Roger Maris' biggest fan speaks at OU
Andy Strasberg stood in front of a handful of students and more than a dozen aging baseball fans describing his fondest memories. He threw his hands about demonstrably in a gray long sleeve shirt with ‘Roger Maris Celebrity Golf’ across his chest.
He was in town to speak in front of Oklahoma’s chapter members of the Society for American Baseball Research (SABR). Strasberg also is a member of the San Diego chapter of SABR and counts himself as Roger Maris’ No. 1 fan.
The slender gray-haired man spoke with vitality about Maris Sunday afternoon in room 3160 of Gaylord College while the attendants ate Little Caesar’s pizza and drank soda while listening intently.
“Thank you for allowing me to be 13 all over again,” Strasberg said to the audience.
His love affair with the congenial crew cut man from Hibbing, Minn. began during what must be remembered as Maris’ greatest season.
Strasberg recounted the seasonal experience that made him a life-long Maris fan during Maris’ historic 1961 season. Near the end of that season the soft-spoken New York Yankee broke Babe Ruth’s single-season homerun record, and Strasberg had found his boyhood hero.
“I got my guy now,” he said after witnessing the Yankees’ 1961 season.
Maris came to know Strasberg as a fan so well that he said Maris actually handed him a cracked bat while at Yankee Stadium. He also has a portrait of himself and Maris inside the house that Ruth built.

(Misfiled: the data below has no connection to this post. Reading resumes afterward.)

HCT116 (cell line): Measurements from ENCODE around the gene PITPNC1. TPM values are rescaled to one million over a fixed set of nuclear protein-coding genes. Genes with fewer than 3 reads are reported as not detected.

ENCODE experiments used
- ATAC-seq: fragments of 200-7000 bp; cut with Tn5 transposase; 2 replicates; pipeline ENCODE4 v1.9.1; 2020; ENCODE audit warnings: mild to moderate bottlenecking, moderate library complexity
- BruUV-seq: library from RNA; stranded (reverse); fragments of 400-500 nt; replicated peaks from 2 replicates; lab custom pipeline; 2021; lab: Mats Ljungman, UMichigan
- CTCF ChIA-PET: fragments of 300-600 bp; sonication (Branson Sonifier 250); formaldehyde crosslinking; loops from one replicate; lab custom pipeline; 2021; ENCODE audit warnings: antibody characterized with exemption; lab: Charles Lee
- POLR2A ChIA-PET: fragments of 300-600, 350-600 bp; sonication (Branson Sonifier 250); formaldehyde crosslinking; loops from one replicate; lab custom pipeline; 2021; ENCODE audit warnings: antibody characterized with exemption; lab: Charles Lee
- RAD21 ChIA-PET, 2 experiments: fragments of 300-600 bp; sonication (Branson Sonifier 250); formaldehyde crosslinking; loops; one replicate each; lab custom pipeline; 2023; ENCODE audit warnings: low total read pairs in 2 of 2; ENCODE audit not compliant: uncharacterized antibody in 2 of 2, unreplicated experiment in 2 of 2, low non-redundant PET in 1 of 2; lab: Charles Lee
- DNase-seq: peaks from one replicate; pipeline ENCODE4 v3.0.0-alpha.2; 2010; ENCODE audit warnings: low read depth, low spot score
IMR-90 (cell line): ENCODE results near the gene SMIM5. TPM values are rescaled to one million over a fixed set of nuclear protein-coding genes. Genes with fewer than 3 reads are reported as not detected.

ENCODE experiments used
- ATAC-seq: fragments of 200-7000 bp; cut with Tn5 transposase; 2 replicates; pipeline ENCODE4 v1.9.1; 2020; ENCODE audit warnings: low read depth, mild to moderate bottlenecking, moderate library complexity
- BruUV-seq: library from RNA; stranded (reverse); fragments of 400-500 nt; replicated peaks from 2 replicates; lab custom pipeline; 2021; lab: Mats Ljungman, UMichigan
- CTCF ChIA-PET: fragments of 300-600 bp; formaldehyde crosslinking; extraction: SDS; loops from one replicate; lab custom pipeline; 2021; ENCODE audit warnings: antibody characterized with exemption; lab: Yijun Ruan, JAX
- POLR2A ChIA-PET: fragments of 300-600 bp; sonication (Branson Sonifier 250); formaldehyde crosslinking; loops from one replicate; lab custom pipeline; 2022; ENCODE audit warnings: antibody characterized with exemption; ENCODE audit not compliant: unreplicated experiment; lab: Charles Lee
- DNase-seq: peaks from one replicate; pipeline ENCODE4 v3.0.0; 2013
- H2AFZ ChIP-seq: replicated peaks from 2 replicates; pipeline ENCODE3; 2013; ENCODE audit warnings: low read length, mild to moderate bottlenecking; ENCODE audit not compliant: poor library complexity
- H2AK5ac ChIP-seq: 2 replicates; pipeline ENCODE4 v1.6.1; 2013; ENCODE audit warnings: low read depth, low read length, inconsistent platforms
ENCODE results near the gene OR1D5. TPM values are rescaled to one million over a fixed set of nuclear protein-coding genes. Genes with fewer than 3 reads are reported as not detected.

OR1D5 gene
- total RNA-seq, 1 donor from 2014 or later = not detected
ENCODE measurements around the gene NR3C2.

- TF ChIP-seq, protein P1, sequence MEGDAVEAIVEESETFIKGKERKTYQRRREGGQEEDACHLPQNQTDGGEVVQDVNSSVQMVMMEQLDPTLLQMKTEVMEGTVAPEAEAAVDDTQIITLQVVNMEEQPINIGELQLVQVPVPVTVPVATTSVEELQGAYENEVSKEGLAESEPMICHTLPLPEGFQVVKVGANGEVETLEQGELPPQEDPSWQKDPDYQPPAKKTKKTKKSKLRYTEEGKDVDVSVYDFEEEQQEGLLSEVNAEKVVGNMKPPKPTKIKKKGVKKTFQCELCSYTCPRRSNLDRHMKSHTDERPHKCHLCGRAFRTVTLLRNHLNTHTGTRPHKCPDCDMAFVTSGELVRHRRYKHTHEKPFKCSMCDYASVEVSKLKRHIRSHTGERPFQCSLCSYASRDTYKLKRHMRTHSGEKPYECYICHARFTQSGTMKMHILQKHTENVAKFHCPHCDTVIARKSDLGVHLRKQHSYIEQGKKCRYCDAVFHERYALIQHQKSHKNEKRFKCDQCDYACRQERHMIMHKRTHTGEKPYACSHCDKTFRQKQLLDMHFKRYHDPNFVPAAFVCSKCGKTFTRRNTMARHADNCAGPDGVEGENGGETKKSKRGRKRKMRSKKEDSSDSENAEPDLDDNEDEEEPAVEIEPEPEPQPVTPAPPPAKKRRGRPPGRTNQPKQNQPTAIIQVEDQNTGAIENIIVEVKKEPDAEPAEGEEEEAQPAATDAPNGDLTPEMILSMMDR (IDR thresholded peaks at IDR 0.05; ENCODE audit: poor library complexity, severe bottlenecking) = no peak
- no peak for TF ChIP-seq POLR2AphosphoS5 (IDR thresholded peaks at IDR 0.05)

“My life is not going to get any better than this.”
The former vice-president of marketing for the San Diego Padres vivaciously related anecdotes about different occurrences between himself, Maris and Maris’ family.
Strasberg’s relationship with Maris became so well known in later years that director Billy Crystal asked him to become a technical consultant for “61.” He was awarded a cameo appearance as the fan who charged the field to congratulate Maris for breaking Ruth’s record.
He is listed in the movie’s credits as “61st Home Run Fan.”
“That was cool,” said baseball fan Kalvin Zitterkob upon seeing Strasberg’s name roll in the credits.
Among the audience at the meeting to hear Strasberg speak was former major league pitcher Don Stanhouse. And Stanhouse is not a man lacking a sense of humor.
“At last count, I put close to 70 players in the hall of fame,” Stanhouse joked.
Perhaps, but he also was the ninth overall pick in the 1969 MLB draft. He won 38 games and lost 54 in a 10-year career that spanned four major league teams.
He was managed by Billy Martin, Tommy Lasorda and Ted Williams among others. Among his nicknames during his big league career: Stan the Man Unusual.
“It was rather bizarre,” Stanhouse said of his time in the majors.
The same could be said of the peculiar, heartening relationship of one of the game’s greatest players and — perhaps — his greatest fan.